We have a replacement in the works, but it was nearly killed off multiple times by people who think a 1.5hr 15 miles commute would be fun.
edit; some more local politics - rich people on the lake nearly won a suit to block building the bridge because it'll be like 20ft above the water "blocking" their view.
When my grandparents were forced out of their property for 405 in Bellevue, we lost MILLIONS in potential real estate... yet they moved on without a challenge because the right of way/common good outweighed my need to be a trust fund kid in a Ferrari
Shutup and drive yo cah'!
Past: 1998 Accord V6 LX
2007 Mazdaspeed 3 (KIA 2-24-11)
2009 Mazdaspeed 3 (KIA 9-19-11)
Airport Rd & Mossy Creek Trib.
National Bridge ID 000000031150040
140 cars per day (avg.)
White County, GA
This bridge is on a one lane gravel road. Its rarely used that 140 figure would be almost for a year rather than a day.
Its actualy very solid and in my opinion shouldnt be on the list.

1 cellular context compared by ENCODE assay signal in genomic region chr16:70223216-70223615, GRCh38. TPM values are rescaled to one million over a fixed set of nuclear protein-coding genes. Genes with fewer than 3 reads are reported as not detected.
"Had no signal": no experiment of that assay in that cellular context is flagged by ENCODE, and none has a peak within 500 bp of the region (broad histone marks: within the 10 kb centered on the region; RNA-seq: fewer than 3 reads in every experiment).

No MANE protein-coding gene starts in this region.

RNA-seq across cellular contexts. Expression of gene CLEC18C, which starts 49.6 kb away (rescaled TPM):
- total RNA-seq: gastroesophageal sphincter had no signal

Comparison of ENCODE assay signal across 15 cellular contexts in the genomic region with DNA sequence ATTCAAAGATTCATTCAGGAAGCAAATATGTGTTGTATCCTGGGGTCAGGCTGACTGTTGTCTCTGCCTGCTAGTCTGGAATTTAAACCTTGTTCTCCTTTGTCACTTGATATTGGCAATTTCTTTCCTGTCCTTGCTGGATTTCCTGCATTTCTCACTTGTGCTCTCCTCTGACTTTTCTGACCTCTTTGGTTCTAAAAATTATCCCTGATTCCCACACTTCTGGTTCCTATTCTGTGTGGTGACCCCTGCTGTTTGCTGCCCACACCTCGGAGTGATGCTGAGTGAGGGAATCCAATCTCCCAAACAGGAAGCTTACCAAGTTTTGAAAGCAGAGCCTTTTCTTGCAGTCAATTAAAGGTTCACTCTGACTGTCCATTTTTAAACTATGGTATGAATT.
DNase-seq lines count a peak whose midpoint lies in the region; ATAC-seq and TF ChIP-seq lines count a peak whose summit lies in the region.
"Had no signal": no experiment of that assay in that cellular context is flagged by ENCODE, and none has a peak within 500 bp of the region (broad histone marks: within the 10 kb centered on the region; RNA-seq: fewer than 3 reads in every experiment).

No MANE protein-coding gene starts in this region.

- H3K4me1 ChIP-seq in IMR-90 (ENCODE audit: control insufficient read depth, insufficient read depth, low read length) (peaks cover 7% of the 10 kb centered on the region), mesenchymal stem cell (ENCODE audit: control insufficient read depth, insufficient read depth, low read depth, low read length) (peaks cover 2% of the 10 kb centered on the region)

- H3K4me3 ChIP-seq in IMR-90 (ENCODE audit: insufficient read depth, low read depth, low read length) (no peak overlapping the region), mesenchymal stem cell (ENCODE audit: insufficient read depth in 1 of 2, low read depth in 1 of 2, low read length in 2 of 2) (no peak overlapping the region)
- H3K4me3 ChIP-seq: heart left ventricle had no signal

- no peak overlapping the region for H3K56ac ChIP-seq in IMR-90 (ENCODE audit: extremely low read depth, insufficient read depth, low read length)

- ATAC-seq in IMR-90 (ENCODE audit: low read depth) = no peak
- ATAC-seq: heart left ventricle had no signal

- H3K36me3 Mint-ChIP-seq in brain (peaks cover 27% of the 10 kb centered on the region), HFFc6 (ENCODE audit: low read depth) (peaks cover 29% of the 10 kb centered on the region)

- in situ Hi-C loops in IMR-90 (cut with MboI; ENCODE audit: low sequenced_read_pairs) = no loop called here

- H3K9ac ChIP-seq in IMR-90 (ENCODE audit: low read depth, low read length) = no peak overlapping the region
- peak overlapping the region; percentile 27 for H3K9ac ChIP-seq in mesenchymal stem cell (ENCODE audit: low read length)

The W123 Mercedes, most notably the 240D, is an excellent model of automotive perfection!
"Never attribute to maliciousness that which can be attributed to stupidity."
In Canada and some parts of the US (from what I've seen) we build roads as a make work project. We want them to last 3-5 years so that in 3-5 years we can do it over again. Other countries like Germany build roads to last so that they don't have to redo the damn thing over and over and over again. Yes, there might be some maintenance and it will initially cost more but long term it's by far a better option.
The map shows 2 bridges there that haven't been touched in years, but weren't part of the reconstruction.
As far as where I live now, there's no tags in my county.
I'm not going to say that there's not a good amount of stupidity going around in the way that projects get constructed in some cases, but I never understand why people think that anybody is building things to intentionally fail in three years or whatever. I see a lot of people saying this is intentional to "justify budgets" or "make more work for themselves." We are SO far behind in this country in maintaining out aging infrastructure and making badly needed extensions, widening, improvements, etc that we have no need whatsoever to make even more work.